Dodge Challenger: History of the Dodge Pony Car
And although it lasted only five model years, the Dodge Challenger became one of the most storied muscle car nameplates in automotive history, with meticulously restored and rare examples today selling for six-figure prices.
The Dodge Challenger made its debut in the fall of 1969 as a 1970 model. While it shared Chrysler’s “E-body” short-deck, long-hood platform with the third-generation Plymouth Barracuda, Dodge Challenger’s wheelbase was two inches longer, creating more interior space.
The Dodge Challenger was originally offered as either a two-door hardtop or convertible, in base, SE (Special Edition), R/T (Road/Track) and T/A (Trans Am) trim. But it was the range of powertrain choices that was truly remarkable:
- 225-cubic-inch I-6; 145 horsepower
- 318-cubic-inch V-8; 230 horsepower
- 340-cubic-inch V-8; 275 horsepower (290 horsepower in the T/A)
- 383-cubic-inch V-8; 290 horsepower
- 383-cubic-inch V-8; 330 horsepower
- 383-cubic-inch V-8; 335 horsepower
- 426-cubic-inch HEMI V-8; 425 horsepower
- 440-cubic-inch V-8; 375 horsepower
- 440-cubic-inch V-8; 390 horsepower
Driveline choices for various engines included Chrysler’s TorqueFlite automatic transmission and a three- or four-speed manual which could be equipped with a Hurst “pistol-grip” shifter. Big-block Challengers could be ordered with a heavy-duty Dana 60 differential equipped with limited-slip differential.
Even the paint schemes said “performance,” with colors including Plum Crazy and HEMI® Orange, accented with “bumblebee” stripes. Customers could further customize their cars with twin-scooped hoods, “shaker” hoods and rear deck wings.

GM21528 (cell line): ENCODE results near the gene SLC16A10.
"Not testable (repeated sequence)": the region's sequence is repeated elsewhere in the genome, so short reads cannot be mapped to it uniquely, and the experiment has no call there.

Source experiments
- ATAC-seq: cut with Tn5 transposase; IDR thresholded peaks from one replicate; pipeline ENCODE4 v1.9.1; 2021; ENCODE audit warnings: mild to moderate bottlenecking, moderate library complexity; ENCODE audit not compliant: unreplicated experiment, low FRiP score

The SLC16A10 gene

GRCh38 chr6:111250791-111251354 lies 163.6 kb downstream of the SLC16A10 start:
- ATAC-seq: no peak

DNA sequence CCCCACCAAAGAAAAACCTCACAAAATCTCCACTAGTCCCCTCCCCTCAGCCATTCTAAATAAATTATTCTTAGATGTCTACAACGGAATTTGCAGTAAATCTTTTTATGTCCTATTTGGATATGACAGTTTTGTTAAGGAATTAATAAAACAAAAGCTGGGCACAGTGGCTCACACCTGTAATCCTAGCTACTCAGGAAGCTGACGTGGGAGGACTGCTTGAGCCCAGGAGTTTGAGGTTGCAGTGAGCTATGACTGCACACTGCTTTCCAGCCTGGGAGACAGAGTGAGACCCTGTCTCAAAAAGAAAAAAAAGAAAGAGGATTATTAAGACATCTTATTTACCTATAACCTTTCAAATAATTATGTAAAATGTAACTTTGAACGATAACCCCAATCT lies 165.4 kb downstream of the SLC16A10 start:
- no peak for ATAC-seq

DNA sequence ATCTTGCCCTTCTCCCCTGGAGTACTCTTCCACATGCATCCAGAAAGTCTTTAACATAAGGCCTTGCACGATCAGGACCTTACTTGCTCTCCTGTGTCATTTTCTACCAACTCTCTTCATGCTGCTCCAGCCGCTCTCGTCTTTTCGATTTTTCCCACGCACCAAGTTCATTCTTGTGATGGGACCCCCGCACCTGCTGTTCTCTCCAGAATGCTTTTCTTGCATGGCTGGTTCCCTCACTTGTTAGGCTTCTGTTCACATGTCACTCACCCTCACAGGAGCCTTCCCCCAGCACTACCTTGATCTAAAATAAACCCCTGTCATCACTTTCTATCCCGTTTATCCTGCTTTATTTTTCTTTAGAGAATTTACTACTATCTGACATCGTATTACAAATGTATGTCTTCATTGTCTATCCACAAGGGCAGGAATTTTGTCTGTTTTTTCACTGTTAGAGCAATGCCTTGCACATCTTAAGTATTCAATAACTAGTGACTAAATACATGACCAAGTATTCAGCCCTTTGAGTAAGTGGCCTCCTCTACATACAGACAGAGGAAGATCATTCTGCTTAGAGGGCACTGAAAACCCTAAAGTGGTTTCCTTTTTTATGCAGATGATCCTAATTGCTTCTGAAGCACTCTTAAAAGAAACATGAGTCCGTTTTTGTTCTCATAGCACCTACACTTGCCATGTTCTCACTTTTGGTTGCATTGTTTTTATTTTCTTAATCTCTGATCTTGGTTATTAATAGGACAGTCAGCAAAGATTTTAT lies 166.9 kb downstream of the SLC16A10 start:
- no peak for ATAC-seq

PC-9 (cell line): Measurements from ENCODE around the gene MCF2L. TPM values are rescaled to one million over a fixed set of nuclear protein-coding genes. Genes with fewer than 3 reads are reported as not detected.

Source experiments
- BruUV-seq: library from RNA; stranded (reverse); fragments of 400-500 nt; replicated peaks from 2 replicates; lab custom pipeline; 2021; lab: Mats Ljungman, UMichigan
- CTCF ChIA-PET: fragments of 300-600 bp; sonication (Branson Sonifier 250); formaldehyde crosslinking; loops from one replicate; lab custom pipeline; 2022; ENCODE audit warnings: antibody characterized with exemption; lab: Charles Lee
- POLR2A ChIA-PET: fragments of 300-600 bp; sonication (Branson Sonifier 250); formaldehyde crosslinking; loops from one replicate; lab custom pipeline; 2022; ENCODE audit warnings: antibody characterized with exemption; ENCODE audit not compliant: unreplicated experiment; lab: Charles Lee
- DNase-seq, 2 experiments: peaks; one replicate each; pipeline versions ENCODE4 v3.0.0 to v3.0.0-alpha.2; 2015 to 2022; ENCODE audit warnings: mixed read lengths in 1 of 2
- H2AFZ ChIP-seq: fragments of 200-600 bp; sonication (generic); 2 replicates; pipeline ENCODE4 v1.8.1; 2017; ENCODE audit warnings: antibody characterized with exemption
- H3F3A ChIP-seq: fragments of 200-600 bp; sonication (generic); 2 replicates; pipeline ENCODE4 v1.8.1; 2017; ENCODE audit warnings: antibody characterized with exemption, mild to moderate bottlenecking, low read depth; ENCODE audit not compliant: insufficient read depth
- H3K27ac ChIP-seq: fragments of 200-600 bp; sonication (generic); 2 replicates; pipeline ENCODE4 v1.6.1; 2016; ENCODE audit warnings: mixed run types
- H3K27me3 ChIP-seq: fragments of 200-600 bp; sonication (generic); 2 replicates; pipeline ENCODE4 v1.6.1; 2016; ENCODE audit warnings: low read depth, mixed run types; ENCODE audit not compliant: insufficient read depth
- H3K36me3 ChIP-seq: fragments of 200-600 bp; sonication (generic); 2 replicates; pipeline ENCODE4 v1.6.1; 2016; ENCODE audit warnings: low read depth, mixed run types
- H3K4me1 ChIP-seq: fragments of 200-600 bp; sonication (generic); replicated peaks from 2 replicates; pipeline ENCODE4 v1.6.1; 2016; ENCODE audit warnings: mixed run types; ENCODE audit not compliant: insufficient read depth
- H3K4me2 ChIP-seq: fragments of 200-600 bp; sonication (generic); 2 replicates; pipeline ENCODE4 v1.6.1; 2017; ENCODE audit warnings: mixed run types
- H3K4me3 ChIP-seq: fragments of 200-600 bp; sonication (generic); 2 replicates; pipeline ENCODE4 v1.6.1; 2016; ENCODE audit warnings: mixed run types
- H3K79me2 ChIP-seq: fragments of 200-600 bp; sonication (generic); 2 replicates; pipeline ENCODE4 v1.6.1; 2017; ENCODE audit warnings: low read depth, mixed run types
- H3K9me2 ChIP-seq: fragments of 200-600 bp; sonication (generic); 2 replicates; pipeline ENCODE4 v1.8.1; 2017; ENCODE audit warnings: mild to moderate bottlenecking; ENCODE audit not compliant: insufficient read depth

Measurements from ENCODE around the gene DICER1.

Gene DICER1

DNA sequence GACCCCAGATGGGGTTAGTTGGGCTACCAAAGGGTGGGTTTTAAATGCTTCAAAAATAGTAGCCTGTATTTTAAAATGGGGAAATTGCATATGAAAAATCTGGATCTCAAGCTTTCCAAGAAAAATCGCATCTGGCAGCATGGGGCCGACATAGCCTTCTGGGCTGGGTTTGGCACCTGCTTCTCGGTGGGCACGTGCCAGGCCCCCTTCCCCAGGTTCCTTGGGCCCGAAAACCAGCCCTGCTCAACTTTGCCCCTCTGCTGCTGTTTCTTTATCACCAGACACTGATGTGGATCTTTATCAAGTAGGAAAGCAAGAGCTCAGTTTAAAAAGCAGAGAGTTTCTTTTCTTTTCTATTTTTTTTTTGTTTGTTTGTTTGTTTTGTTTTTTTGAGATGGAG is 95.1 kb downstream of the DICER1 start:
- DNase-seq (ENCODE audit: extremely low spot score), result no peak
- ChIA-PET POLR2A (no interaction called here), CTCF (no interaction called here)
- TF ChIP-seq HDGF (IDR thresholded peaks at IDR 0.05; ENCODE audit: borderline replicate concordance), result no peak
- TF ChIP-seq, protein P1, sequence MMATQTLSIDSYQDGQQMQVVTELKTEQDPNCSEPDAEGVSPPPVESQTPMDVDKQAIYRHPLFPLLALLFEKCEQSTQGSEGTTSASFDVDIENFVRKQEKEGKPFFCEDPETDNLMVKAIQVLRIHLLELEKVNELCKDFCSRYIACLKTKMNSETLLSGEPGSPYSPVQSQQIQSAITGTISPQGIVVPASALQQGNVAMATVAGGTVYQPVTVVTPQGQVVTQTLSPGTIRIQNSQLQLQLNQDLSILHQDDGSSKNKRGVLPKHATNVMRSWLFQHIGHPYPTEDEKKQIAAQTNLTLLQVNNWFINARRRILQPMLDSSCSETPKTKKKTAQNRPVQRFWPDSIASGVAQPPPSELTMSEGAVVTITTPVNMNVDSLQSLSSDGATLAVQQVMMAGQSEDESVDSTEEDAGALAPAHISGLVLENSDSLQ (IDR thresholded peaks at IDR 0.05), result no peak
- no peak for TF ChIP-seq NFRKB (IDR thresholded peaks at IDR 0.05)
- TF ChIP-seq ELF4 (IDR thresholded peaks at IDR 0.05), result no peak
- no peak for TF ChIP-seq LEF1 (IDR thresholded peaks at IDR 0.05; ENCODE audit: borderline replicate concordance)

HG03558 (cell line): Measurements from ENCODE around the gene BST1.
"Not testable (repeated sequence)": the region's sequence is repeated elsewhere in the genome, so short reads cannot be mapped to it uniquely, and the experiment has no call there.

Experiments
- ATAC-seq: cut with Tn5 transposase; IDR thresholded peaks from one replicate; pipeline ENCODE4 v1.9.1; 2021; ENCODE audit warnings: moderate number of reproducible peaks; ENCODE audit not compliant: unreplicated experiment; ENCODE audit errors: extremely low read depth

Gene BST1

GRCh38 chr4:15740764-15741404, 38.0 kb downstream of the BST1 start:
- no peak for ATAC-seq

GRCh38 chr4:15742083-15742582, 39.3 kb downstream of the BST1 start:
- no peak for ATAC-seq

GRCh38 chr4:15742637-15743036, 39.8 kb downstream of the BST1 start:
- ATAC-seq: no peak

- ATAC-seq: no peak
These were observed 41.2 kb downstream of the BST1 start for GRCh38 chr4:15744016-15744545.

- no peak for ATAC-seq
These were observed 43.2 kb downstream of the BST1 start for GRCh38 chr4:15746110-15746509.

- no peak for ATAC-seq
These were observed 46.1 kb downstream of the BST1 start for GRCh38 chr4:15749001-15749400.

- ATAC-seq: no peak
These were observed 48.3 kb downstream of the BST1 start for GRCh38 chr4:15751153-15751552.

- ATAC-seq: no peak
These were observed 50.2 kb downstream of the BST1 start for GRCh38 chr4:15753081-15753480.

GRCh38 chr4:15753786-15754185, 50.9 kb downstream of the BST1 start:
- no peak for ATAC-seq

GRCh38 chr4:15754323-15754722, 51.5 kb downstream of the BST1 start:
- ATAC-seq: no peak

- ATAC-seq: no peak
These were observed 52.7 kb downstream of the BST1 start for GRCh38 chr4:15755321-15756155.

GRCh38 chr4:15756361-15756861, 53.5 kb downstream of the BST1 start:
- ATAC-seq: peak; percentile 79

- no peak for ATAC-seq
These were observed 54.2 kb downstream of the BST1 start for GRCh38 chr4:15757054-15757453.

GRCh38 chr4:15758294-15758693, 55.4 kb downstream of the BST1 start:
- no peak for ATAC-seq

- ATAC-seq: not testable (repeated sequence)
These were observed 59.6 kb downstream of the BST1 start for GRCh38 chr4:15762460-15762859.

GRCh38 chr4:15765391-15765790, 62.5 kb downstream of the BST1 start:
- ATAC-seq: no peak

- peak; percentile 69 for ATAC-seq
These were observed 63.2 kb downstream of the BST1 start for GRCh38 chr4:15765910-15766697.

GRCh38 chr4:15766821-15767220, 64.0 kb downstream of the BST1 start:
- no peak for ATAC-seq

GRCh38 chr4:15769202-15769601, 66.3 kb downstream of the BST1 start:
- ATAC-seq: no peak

Befitting the brand’s performance heritage, the Dodge Challenger went racing in its first year. For the street, it was offered in the limited-edition T/A model to meet homologation requirements for Sports Car Club of America (SCCA) Trans Am racing. The T/A was one of the first production vehicles to offer different size tires, front and back; E60 x 15 in the front, G60 x 15 in the rear.
In 1970, Sam Posey drove the lone Trans Am racing Challenger, prepared and run by Ray Caldwell’s Autodynamics Race Shop. While he didn’t win a race in the No. 77 car, Posey finished fourth overall in points.
Drag racers including Dick Landy and Ted Spehar also campaigned Challengers in the National Hot Rod Association’s new Pro Stock class. In 1970 and ’71, the HEMI-powered Challengers (and Plymouth ‘Cudas) virtually ruled the class.
On the big screen, a 1970 Challenger R/T starred in the film Vanishing Point, a high-speed pursuit movie that has become a cult favorite with muscle car fans. The movie was remade for television in 1997. Other 1970 Dodge Challengers have been seen in films including Used Cars, Natural Born Killers and Phantasm I and II; and in television shows including The Mod Squad.
For the 1970 model year, just over 83,000 Dodge Challengers were sold.
In 1971, designers made subtle styling changes to the Dodge Challenger, providing new treatments to the tail lamps and grille. The single tail lamp design from 1970 became two distinct lights for ’71, and a new-for-’71 twin-inlet Challenger grille was painted silver on standard models and black on R/Ts. Challenger R/T models also got a set of fiberglass quarter-panel louvers. An additional coupe model with fixed quarter windows was added to the lineup.
As in 1970, a wide range of trim levels, exterior colors and striping options made the Dodge Challenger easy for customers to create a special car. However, for 1971, Dodge dropped the T/A (it was no longer racing in Trans Am), SE models and R/T convertible.
New EPA emission standards led to some powertrain changes; the optional 375-horsepower 440 cubic-inch was eliminated, as was the six pack-equipped 340 cubic-inch powerplant. The 383 cubic-inch Magnum engine was detuned to 300 horsepower by lowering the compression ratio for improved emissions. However, a 390 horsepower six pack 440 V-8 was available, and the 425 horsepower 426 cubic-inch HEMI® still topped the vast engine offerings.